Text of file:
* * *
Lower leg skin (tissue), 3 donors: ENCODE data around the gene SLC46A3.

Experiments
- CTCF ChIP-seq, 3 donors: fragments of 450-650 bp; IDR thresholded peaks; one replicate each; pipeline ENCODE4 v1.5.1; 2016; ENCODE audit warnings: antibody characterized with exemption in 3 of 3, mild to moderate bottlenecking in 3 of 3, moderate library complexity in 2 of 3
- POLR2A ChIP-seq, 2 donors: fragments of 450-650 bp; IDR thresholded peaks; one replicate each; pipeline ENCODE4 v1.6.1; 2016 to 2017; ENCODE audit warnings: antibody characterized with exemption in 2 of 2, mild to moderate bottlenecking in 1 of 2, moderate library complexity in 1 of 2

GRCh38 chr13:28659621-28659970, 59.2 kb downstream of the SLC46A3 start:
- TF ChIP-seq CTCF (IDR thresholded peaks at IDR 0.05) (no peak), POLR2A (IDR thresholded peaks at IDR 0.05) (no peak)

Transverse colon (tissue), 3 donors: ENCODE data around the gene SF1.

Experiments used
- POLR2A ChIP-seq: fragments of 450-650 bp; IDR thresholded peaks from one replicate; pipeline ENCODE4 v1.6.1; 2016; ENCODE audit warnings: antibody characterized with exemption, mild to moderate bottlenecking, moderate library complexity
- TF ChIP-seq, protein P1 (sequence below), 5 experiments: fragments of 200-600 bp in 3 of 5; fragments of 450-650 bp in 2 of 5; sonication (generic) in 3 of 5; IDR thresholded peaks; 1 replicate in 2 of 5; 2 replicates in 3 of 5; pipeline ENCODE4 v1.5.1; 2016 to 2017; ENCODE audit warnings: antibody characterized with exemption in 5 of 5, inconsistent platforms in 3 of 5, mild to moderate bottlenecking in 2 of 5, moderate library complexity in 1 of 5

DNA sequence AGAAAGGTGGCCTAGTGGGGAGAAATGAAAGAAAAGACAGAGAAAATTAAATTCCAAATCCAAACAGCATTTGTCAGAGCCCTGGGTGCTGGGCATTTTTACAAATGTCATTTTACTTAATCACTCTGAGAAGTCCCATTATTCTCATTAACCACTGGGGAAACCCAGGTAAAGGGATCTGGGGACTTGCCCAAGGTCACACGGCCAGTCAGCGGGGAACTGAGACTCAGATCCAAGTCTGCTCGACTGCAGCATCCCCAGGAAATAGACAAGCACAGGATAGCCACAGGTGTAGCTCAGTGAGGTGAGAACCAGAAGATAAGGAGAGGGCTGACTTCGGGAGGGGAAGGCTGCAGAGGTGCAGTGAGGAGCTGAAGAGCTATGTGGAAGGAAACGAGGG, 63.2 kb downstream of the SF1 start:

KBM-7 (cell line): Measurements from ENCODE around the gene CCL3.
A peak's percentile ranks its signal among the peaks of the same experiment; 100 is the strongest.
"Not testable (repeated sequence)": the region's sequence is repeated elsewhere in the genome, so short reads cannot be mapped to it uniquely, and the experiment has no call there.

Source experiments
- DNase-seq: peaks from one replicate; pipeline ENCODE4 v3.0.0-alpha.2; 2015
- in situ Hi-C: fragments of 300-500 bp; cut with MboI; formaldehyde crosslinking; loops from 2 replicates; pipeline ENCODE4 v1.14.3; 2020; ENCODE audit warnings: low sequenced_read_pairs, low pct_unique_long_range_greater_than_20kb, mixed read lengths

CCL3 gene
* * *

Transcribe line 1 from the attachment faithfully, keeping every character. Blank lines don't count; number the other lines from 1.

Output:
Lower leg skin (tissue), 3 donors: ENCODE data around the gene SLC46A3.